June 16, 1989
Bob Karsch, a Canadian weightlifter, was suspended from competition for two years after testing positive for the steroid stanozolol.
May 29, 1989 |
If Dr. Jamie Astaphan is so smart, as he obviously would like for us to believe, why did his prize patient, Ben Johnson, test positive for the anabolic steroid stanozolol at the Seoul Olympics? That is the only mystery remaining as the track and field phase of the Canadian government's inquiry into drug use by athletes enters its 14th week today with Astaphan returning to the witness stand. As Astaphan has given no definitive answer to the question, and as Johnson is not likely to when he appears before the commission of inquiry two weeks from today, we may never be completely sure.
May 1, 1989 |
Sprinter Ben Johnson's doctor purchased large quantities of steroids intended for cats, dogs and horses beginning in 1985, a Canadian federal inquiry into drug use in amateur sports was told today. Joseph Kiefer, director of corporate relations with Sterling Drug Ltd., the only maker of stanozolol products in North America, testified that Dr. Jamie Astaphan began purchasing tablets of the muscle-building drug in June, 1985. Astaphan turned to an injectable form in December, 1985, Kiefer told the inquiry.
June 12, 1989 |
Significant dates leading to Ben Johnson's first day of testimony today in the Canadian government's inquiry into drug use by athletes: Sept. 24, 1988--Johnson runs the 100 meter final in 9.79 seconds at the Seoul Olympics to break his world record and win the gold medal. Sept. 27--The International Olympic Committee announces that Johnson tested positive for an anabolic steroid, stanozolol, after the 100-meter final and strips him of his gold medal, also voiding his new world record.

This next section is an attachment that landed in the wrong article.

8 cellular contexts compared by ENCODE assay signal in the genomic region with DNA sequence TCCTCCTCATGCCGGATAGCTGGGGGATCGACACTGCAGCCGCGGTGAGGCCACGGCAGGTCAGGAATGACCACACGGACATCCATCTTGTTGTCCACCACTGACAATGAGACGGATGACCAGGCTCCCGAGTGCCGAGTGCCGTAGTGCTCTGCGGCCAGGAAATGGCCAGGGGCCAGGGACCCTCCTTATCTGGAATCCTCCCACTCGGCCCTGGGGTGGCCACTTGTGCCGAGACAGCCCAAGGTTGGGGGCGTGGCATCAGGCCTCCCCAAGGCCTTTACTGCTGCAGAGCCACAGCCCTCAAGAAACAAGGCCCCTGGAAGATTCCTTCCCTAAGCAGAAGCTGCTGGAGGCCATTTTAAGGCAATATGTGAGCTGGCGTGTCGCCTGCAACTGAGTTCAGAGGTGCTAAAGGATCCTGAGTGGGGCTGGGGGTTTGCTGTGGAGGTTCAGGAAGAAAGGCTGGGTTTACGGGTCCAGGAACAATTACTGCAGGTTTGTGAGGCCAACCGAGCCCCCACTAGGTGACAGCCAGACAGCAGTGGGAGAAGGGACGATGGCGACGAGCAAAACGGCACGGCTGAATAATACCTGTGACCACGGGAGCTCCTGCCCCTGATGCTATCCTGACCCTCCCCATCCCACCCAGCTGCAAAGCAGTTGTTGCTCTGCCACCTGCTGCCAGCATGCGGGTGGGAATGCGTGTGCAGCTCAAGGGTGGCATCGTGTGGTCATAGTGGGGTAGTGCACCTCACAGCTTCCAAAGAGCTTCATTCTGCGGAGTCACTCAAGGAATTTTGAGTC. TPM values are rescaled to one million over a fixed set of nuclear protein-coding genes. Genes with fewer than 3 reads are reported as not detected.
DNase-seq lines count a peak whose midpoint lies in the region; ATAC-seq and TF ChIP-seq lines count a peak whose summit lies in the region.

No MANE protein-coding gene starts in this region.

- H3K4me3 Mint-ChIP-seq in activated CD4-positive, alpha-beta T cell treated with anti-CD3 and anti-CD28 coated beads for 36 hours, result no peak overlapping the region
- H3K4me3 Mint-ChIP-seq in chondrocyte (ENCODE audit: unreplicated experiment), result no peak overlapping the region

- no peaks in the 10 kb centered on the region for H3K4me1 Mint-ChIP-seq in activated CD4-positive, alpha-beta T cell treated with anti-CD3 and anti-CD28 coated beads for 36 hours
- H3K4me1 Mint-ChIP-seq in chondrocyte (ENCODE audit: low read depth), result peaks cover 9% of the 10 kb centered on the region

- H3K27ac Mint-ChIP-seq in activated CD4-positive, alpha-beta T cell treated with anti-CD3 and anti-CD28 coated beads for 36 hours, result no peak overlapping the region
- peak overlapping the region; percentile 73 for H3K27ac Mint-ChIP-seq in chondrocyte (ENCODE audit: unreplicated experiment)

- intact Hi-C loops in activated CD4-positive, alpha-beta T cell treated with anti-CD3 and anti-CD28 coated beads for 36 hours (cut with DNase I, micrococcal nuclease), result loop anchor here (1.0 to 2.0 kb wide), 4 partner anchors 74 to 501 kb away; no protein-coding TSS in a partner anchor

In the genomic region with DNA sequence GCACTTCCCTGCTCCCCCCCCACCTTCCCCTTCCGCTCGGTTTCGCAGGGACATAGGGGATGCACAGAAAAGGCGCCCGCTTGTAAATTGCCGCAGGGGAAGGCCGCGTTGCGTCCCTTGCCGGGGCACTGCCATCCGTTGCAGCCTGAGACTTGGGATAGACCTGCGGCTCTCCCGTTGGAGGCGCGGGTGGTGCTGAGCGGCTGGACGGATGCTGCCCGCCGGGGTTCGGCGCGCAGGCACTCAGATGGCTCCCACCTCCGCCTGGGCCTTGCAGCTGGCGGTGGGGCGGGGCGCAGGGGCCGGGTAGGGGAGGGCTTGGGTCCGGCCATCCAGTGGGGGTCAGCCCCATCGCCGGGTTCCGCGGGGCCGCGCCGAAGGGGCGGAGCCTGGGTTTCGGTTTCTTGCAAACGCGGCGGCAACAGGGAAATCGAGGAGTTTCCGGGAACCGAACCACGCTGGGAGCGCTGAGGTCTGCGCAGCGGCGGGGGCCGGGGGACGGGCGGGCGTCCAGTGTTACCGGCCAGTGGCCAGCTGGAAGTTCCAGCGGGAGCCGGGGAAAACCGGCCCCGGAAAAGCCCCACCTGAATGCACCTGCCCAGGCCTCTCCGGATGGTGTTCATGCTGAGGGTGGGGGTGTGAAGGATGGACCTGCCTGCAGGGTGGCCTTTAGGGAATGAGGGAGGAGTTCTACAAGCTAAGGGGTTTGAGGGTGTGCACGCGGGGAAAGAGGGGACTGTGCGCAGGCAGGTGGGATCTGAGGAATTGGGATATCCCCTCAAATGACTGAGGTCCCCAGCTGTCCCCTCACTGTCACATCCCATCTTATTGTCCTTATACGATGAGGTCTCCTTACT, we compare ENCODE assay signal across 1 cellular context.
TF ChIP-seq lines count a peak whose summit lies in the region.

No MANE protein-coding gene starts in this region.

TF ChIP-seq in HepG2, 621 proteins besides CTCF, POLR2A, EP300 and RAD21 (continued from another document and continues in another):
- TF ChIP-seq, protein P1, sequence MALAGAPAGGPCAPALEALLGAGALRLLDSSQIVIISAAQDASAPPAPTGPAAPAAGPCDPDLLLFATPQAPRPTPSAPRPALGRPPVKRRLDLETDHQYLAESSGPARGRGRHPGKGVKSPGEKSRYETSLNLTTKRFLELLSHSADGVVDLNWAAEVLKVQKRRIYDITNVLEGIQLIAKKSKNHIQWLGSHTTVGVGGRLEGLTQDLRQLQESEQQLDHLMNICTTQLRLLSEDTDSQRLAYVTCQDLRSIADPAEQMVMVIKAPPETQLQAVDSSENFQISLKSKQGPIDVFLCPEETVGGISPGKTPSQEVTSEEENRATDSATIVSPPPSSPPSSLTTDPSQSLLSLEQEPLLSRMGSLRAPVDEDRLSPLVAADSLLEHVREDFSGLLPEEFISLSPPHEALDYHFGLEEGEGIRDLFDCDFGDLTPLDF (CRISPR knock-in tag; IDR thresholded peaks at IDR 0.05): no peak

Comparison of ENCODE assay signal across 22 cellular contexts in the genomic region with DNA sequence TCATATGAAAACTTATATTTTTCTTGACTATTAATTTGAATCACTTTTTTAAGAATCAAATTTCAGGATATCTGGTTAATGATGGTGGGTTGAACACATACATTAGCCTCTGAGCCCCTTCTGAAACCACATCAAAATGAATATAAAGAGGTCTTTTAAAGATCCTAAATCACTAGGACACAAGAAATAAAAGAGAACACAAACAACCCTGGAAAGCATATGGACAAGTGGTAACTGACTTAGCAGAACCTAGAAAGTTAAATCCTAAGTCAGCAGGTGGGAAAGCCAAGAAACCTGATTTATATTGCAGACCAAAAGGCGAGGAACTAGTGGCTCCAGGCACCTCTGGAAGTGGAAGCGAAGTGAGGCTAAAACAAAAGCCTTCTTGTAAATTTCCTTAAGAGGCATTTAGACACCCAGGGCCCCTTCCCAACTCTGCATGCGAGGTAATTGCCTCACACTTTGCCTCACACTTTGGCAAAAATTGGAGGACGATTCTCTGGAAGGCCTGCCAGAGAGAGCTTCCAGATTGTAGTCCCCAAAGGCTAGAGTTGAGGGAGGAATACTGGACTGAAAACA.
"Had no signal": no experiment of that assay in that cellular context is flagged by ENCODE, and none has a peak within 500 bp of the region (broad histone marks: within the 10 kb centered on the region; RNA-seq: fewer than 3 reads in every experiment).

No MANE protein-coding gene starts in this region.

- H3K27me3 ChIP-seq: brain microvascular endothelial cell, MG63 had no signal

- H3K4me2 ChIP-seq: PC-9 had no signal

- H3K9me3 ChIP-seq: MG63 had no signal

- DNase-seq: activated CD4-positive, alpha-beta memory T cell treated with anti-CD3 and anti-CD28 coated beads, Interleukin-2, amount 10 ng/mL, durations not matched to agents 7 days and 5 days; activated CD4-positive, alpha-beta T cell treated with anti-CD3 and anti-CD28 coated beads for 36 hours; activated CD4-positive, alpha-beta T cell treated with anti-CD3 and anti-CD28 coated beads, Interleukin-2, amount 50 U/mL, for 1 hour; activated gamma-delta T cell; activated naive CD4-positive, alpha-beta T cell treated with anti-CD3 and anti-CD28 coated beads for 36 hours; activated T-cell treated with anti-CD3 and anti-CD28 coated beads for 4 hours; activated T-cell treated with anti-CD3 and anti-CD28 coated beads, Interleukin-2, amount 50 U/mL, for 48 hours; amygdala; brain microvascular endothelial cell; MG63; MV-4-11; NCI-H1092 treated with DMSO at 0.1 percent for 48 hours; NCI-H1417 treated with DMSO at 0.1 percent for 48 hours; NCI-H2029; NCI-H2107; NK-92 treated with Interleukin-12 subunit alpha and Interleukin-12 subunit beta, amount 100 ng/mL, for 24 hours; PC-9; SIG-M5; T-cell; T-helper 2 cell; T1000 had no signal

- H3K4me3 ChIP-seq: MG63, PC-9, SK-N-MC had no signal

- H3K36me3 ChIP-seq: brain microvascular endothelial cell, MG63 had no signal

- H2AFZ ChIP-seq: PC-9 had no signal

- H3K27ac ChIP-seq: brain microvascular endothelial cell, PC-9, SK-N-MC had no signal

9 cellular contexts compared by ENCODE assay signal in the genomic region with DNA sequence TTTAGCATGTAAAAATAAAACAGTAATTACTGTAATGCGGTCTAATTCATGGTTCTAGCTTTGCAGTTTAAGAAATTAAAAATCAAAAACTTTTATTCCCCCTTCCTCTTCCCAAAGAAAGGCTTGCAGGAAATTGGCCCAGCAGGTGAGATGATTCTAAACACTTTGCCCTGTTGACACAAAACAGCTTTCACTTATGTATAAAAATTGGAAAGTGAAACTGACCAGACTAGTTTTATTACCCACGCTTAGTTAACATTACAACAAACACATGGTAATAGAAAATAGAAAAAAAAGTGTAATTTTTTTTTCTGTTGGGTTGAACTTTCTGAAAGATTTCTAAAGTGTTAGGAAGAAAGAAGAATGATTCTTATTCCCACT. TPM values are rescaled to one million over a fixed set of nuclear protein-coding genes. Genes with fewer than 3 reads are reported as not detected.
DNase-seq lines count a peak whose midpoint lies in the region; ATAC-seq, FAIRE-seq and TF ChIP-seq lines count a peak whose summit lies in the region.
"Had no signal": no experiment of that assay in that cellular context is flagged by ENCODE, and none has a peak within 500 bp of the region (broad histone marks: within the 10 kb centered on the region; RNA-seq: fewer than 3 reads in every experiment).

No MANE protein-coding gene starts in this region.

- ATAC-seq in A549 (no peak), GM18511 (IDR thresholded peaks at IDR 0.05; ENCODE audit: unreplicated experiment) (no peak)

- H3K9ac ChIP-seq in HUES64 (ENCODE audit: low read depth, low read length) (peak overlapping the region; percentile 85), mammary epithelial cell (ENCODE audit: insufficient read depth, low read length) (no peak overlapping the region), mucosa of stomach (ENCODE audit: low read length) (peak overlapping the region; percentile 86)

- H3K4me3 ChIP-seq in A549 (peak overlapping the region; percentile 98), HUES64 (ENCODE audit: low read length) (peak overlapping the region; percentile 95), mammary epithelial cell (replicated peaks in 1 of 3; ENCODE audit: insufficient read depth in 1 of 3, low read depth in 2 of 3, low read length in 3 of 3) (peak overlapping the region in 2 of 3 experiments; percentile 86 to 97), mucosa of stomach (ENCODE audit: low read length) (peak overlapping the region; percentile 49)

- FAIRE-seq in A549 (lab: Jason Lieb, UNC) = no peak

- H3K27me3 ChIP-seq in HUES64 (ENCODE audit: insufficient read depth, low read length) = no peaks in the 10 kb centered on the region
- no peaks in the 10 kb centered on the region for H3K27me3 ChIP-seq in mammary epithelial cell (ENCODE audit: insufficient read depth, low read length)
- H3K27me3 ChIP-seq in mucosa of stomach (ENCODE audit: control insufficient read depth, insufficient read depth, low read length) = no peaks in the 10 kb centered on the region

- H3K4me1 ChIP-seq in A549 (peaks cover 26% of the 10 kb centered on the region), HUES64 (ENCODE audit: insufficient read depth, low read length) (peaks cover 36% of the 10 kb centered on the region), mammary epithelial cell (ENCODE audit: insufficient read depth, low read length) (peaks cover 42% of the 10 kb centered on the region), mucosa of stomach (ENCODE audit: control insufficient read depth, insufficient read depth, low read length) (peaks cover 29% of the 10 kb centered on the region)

June 22, 1989 |
Dr. Robert Kerr said Wednesday that he has evidence further linking Ben Johnson's doctor to the anabolic steroid that resulted in the Canadian sprinter's positive drug test in the 1988 Summer Olympics. But the San Gabriel sports-medicine specialist said he was not allowed to present the evidence when he testified Monday before the Canadian government's commission of inquiry into drug use by athletes. Dr. Jamie Astaphan had testified earlier that he supervised Johnson's drug program for four years, administering a final injection of a steroid to the sprinter only 27 days before Johnson ran in the 100-meter final at Seoul.
August 4, 2009 |
Twenty-five years later, it is hard to recall a time before the rumors and accusations. A time before athletes competed without suspicion hovering around each record-setting performance. A time before sprinters and swimmers had to share the sports page with the likes of nandrolone and stanozolol. The 1984 Los Angeles Olympics, it seems, were the last innocent Summer Games before the dawn of the steroid era.